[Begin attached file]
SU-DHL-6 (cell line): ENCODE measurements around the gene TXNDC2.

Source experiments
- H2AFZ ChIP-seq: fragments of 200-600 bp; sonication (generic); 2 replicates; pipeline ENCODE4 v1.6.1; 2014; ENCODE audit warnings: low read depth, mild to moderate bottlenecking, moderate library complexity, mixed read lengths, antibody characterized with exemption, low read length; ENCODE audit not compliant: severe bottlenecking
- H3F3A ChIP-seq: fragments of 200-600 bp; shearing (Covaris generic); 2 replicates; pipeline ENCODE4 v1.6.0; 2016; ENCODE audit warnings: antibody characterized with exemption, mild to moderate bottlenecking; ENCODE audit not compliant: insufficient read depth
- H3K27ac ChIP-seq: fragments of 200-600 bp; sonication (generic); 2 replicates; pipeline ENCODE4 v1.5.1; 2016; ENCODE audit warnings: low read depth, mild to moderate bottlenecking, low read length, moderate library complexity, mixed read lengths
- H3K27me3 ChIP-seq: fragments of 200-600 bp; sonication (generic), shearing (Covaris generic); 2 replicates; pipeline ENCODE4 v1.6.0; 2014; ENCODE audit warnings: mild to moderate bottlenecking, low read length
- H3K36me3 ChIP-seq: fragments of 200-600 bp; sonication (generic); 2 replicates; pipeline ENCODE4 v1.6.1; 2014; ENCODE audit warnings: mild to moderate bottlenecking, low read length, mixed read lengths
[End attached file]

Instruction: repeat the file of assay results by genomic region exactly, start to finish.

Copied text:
SU-DHL-6 (cell line): ENCODE measurements around the gene TXNDC2.

Source experiments
- H2AFZ ChIP-seq: fragments of 200-600 bp; sonication (generic); 2 replicates; pipeline ENCODE4 v1.6.1; 2014; ENCODE audit warnings: low read depth, mild to moderate bottlenecking, moderate library complexity, mixed read lengths, antibody characterized with exemption, low read length; ENCODE audit not compliant: severe bottlenecking
- H3F3A ChIP-seq: fragments of 200-600 bp; shearing (Covaris generic); 2 replicates; pipeline ENCODE4 v1.6.0; 2016; ENCODE audit warnings: antibody characterized with exemption, mild to moderate bottlenecking; ENCODE audit not compliant: insufficient read depth
- H3K27ac ChIP-seq: fragments of 200-600 bp; sonication (generic); 2 replicates; pipeline ENCODE4 v1.5.1; 2016; ENCODE audit warnings: low read depth, mild to moderate bottlenecking, low read length, moderate library complexity, mixed read lengths
- H3K27me3 ChIP-seq: fragments of 200-600 bp; sonication (generic), shearing (Covaris generic); 2 replicates; pipeline ENCODE4 v1.6.0; 2014; ENCODE audit warnings: mild to moderate bottlenecking, low read length
- H3K36me3 ChIP-seq: fragments of 200-600 bp; sonication (generic); 2 replicates; pipeline ENCODE4 v1.6.1; 2014; ENCODE audit warnings: mild to moderate bottlenecking, low read length, mixed read lengths